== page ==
Exploits found in the Ninja Forms plugin for WordPress, installed on over 1 Million websites, can lead to a total site takeover if not fixed.
Wordfence found a sum of four vulnerabilities in the Ninja Forms WordPress plugin that could allow attackers to:
Those vulnerabilities could lead to attackers taking control of a site and performing any number of malicious actions.
Because of the seriousness of the exploits, a quick update of the plugin is recommended. As of February 8 all vulnerabilities are fixed in version 188.8.131.52 of the Ninja Forms plugin.
Ninja Forms is a well known plugin that permits site owners to build contact forms using a simple drag and drop interface.
It currently has more than 1 million active installations. If you have a contact form on your site, and you don’t know which plugin it’s worked with, it’s worth verifying whether you’re using Ninja Forms.
A brisk update of the plugin will shield your site from all the above listed vulnerabilities.
The speed at which these vulnerabilities were fixed shows how dedicated the plugin’s developers are to guarding it.
Wordfence reports it made the Ninja Forms developers mindful of the vulnerabilities on January 20, and they were totally fixed by February 8.
Vulnerability exploits are a critical danger to WordPress sites. It’s important to update your plugins consistently so you have the latest security patches.
Altogether there were 4.3 billion attempts to exploit vulnerabilities from over 9.7 million unique IP addresses in 2020.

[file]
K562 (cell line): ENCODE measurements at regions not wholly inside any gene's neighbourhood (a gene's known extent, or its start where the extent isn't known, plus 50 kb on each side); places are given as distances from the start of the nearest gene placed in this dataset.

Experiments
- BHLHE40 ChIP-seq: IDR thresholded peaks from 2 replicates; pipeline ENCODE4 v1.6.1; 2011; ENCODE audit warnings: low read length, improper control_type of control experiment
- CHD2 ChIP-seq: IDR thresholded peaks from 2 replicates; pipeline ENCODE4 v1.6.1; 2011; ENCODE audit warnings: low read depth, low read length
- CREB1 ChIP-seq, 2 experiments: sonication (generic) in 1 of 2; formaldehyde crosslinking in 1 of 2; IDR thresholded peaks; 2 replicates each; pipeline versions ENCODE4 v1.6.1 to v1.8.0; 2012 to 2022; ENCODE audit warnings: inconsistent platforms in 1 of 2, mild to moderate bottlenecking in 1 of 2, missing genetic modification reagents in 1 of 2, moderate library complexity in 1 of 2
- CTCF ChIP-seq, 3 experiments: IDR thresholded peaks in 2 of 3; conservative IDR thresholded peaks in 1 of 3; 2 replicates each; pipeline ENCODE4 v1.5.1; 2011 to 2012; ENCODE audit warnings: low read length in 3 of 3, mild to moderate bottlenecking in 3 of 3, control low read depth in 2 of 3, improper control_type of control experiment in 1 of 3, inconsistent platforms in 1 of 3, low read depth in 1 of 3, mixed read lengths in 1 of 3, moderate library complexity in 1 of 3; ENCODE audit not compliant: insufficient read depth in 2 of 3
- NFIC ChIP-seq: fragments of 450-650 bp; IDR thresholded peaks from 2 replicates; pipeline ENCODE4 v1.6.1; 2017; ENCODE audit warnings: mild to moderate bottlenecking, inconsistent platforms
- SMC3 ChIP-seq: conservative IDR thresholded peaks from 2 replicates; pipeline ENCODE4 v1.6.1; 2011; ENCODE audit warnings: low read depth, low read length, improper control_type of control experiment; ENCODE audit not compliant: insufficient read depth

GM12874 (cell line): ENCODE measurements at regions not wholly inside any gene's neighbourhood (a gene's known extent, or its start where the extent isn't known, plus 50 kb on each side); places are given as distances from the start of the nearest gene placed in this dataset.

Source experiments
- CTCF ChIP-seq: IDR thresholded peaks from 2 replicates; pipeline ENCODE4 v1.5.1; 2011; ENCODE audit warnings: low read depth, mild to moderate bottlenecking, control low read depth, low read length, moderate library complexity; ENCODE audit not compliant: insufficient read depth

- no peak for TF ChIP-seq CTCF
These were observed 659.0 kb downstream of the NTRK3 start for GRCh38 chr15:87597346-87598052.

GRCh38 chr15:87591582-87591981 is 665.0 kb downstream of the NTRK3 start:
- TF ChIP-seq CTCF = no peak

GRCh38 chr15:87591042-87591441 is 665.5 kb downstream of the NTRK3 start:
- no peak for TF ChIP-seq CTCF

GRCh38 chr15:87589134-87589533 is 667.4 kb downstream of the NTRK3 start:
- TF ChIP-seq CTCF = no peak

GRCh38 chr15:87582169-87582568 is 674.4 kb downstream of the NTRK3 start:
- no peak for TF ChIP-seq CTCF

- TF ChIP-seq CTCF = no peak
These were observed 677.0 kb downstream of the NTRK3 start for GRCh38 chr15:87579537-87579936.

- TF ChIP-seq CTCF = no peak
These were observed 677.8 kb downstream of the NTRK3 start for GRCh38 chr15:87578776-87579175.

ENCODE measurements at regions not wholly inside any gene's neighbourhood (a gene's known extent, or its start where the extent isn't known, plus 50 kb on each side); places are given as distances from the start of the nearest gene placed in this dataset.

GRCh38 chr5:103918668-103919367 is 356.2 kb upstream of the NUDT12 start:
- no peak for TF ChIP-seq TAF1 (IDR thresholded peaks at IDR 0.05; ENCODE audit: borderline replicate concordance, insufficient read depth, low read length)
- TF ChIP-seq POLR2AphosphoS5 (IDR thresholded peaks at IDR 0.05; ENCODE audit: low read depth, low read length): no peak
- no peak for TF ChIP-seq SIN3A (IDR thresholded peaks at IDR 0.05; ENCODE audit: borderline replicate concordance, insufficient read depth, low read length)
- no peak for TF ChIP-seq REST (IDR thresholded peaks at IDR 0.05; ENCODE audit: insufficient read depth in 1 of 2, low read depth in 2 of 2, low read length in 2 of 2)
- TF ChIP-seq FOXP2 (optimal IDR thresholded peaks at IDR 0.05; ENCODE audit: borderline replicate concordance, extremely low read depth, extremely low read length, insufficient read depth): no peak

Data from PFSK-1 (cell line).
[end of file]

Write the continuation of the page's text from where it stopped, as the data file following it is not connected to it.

It’s such a common attack that out of 4 million sites analyzed in the report, all of them encountered at least one vulnerability exploit attempt last year.
Adding a firewall to your WordPress site is another approach to protect it, as it can keep attackers from abusing plugin vulnerabilities regardless of whether they haven’t been fixed yet.
While adding a new plugin to your site it’s a good practice to check when it was last updated. It’s a decent sign when plugins have been updated within recent weeks or months.
Abandoned plugins are a greater danger to websites because they may contain unpatched vulnerabilities.
For additional tips on guarding your site, see: How to Protect a WordPress Site from Hackers.
Try not to use pirated versions of paid plugins at all costs, as they’re the source of most boundless danger to WordPress security.
Malware from pirated themes and plugins is the main danger to WordPress websites. More than 17% of all tainted websites in 2020 had malware from a pirated plugin or theme.
Until recently it was possible to download pirated plugins from official WordPress repositories; however as of this current week they have been eliminated.
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